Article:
The financial industry has cut back on marketing spend due
to economic uncertainty, but experts say there are opportunities for
organizations that optimize their marketing strategy.
Andrew Davidson, Chief Insights Officer at Mintel
Compremedia, said marketing spend was down 29% in the first
quarter of this year across financial services. That includes
traditional and digital marketing channels.
“The bulk of marketing spend is on the sub industries of
credit cards and mortgages and loans. Both were down, but mortgages
and loans were effectively in free fall. They're down a staggering
46% from last year,” Davidson said, during our Market
Pulse podcast. He added that there was positive activity on the
Despite the shift in overall marketing of financial
products, Davidson maintains there are opportunities in a downturn.
As some companies and brands cut back, there are opportunities to
step forward into that gap if you have the right risk profile and target.
What insights do you have on credit card marketing when it
comes to driving new accounts?
Davidson: According to our data, 22% of consumers
say that inflation has caused them to use their credit cards more.
Outstanding credit card debt is on track to surpass a trillion
dollars. So, it's clear that usage and reliance on credit cards is
up. And that's at a time when we're seeing interest rates on credit
cards at a record high.
However, I do think there's still plenty of opportunity to
acquire new customers. Obviously, delinquencies are on the rise. And
there are signs of a more cautious approach. You know, I've
mentioned already the pullback in marketing. Another example is that
in Q1 of this year, while there was this broader pullback in
marketing, the biggest cutbacks were in the non-rewards segments. So
those credit card offers are trying to target revolvers.
And that's something that we saw back in the recession of
2008, 2009, that sort of flight to safety. So, things like teaser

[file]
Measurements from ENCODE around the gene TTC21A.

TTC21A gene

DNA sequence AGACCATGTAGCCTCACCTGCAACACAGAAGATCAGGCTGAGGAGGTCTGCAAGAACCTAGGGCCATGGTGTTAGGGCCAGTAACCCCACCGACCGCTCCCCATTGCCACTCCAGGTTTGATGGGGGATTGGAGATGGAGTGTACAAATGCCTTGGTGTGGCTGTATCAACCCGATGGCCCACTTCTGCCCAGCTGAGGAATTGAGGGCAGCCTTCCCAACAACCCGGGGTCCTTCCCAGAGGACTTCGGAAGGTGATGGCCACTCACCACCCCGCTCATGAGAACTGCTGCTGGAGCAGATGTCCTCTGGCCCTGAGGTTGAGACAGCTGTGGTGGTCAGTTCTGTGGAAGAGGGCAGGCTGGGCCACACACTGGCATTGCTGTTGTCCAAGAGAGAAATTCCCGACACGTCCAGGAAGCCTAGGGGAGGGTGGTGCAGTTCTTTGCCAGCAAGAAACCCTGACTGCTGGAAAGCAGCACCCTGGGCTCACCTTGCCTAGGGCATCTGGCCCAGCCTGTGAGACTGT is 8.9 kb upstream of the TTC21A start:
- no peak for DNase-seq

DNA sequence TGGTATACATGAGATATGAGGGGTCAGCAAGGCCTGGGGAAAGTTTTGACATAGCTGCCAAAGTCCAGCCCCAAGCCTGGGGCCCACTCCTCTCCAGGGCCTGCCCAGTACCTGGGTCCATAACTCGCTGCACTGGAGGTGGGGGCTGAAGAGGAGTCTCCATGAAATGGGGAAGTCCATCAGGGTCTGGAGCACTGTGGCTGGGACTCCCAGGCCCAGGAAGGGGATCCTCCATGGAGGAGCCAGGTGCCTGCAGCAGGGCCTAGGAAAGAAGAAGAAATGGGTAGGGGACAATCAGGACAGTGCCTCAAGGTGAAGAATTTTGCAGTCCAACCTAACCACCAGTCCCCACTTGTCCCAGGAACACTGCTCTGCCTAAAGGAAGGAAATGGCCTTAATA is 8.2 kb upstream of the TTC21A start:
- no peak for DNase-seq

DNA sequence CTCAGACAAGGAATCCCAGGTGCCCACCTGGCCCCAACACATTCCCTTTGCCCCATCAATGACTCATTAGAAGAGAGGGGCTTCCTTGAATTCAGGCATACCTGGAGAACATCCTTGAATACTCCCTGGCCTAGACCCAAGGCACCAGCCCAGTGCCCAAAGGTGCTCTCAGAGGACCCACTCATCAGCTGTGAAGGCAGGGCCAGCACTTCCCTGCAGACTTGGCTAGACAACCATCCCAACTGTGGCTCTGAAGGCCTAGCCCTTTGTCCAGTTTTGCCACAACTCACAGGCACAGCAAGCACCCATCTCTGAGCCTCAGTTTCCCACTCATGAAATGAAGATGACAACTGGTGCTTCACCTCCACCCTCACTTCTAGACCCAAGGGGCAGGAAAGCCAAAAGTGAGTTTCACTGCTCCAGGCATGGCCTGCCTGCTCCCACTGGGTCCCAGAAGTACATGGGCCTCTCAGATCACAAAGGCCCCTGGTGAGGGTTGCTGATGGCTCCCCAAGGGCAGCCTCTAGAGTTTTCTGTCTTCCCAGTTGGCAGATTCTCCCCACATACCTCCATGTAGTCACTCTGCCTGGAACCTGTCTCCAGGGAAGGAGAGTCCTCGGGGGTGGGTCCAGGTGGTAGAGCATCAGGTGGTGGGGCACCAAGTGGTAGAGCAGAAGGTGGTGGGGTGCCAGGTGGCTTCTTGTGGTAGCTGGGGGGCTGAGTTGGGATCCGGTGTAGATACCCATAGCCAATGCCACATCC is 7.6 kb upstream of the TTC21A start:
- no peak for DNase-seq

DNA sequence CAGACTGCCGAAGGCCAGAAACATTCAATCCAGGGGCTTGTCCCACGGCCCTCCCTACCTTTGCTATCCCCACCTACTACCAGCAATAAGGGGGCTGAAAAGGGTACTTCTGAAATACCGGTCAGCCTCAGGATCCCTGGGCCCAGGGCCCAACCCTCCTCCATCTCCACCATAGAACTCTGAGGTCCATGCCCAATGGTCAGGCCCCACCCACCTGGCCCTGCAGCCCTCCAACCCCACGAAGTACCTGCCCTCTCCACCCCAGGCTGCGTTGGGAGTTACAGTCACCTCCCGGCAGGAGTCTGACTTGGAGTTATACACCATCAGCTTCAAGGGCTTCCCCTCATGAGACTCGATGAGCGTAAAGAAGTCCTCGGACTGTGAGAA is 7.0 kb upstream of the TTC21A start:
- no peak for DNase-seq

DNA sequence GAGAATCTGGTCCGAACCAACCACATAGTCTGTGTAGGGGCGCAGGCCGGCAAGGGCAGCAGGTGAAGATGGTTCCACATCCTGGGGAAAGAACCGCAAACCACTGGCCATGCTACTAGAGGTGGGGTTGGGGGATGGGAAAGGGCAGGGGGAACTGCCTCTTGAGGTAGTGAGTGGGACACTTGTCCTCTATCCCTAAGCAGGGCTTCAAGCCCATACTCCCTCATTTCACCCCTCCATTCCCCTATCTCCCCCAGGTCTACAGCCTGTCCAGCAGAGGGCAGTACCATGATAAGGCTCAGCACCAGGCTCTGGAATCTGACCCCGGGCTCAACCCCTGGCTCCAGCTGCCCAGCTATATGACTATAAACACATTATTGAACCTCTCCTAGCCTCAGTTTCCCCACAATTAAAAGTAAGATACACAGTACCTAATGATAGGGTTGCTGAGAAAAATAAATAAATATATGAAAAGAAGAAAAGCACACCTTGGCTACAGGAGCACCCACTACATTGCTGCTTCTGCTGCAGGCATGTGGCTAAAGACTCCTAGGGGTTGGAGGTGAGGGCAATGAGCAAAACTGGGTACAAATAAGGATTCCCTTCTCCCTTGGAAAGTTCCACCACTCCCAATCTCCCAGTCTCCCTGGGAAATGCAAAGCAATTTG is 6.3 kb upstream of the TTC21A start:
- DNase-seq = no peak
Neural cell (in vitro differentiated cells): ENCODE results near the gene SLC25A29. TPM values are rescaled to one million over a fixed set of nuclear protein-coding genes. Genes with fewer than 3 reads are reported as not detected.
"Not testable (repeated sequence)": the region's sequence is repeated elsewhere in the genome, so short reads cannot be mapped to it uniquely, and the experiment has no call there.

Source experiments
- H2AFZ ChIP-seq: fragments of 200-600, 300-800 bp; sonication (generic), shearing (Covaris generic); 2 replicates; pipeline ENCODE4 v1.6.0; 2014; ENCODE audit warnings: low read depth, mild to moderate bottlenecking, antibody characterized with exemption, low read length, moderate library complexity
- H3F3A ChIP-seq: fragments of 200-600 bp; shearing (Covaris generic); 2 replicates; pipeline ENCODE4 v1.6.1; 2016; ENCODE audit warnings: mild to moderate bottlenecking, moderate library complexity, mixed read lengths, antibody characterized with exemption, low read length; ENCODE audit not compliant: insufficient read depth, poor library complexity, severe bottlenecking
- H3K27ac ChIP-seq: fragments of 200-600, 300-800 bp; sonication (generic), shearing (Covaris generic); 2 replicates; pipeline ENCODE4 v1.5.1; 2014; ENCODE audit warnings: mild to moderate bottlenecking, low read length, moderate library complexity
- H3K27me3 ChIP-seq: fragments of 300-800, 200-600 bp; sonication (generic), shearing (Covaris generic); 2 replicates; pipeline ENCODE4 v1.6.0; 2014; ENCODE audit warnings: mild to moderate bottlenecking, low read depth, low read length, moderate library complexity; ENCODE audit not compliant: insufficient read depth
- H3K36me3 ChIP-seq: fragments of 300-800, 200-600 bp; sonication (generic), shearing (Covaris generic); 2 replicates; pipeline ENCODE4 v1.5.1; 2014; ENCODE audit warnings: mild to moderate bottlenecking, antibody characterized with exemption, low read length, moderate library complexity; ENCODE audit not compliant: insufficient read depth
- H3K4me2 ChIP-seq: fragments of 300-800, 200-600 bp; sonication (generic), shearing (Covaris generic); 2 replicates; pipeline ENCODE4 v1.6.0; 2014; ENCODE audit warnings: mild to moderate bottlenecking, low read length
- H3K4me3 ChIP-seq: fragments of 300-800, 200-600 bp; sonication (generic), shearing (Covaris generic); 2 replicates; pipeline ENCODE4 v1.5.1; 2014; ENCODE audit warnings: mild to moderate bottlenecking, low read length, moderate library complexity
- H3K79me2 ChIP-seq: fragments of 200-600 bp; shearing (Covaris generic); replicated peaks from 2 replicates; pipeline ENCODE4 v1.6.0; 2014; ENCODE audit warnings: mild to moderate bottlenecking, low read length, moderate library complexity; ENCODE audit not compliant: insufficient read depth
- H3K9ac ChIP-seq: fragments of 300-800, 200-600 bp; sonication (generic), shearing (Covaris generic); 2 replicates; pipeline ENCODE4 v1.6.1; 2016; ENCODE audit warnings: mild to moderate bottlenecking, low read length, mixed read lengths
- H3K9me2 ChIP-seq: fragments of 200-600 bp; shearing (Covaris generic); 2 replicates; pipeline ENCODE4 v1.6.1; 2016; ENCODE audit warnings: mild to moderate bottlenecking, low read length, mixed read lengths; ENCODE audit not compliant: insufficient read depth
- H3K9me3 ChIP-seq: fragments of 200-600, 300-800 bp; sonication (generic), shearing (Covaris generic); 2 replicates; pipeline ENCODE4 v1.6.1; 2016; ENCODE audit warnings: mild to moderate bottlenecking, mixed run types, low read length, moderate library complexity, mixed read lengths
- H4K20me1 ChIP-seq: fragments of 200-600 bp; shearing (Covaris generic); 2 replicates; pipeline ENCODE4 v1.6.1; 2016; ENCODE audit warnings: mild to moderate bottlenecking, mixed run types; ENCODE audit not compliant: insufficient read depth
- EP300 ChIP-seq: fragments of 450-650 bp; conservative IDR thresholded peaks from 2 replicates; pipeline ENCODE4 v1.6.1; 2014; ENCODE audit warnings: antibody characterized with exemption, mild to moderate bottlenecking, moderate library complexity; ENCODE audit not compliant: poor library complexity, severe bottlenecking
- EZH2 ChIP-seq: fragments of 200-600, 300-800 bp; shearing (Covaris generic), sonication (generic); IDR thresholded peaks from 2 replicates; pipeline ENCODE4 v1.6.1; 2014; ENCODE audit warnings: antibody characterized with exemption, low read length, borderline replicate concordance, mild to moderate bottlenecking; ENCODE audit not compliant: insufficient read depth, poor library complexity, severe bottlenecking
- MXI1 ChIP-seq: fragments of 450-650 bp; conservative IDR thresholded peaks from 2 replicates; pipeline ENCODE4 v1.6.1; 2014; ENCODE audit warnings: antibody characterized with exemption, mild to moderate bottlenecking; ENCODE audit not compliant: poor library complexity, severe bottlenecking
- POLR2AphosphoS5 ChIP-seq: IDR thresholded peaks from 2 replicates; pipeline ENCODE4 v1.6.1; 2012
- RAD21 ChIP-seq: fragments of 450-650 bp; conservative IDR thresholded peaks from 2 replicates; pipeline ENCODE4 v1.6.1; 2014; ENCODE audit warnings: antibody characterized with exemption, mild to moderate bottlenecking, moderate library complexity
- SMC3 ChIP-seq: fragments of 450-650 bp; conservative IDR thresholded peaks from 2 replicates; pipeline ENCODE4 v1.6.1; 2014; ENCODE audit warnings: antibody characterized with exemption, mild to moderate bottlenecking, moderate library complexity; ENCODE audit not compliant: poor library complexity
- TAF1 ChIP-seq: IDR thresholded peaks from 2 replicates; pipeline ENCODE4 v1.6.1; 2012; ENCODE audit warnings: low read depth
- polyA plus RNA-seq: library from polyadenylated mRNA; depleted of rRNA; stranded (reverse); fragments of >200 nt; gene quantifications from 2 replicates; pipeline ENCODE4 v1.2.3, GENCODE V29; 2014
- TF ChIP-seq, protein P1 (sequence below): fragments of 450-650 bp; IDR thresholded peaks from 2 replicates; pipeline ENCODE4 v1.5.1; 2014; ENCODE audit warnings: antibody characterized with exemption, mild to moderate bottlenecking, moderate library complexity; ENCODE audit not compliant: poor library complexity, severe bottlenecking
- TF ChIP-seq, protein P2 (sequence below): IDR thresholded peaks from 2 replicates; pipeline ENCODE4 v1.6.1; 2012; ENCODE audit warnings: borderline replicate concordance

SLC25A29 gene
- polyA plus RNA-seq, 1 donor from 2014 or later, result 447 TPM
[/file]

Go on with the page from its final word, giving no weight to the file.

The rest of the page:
rate offers start to evolve, for example. Teaser rates were very
much the marketing story for credit cards in 2022. They were coming
through very strongly, even though there was continued discussion
around recession. But we've seen something of a pullback there, even
though there are still plenty of offers on the market right now with
an intro APR of 21 months.
So, we’re seeing some shifts in the dynamics, really. And of
course, credit card interest rates are still at record highs. So,
there are opportunities for issuers and credit unions to compete on
rates in this current environment. You know, I think if you flip,
though, onto the reward side, I think it's about finding new ways to
find efficiencies, to add value. For example, in the co-brand space we
saw a slow start to the year in terms of new card launches, but since
then it's really kicked up a notch and we're seeing new types of
partnerships. You know, so the likes of AMC Theaters with the FinTech
Deserve or Simon Malls with the FinTech Cardless. These are all
examples of new types of partnerships that are emerging in the current
environment. So, as I say, it goes back to hunting these pockets of opportunities.
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For more on this interview, listen to the full episode,
Optimizing Your Marketing Strategy in an Uncertain Economy. The
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This episode was a continuation of our conversation of the March
Market Pulse webinar. Access
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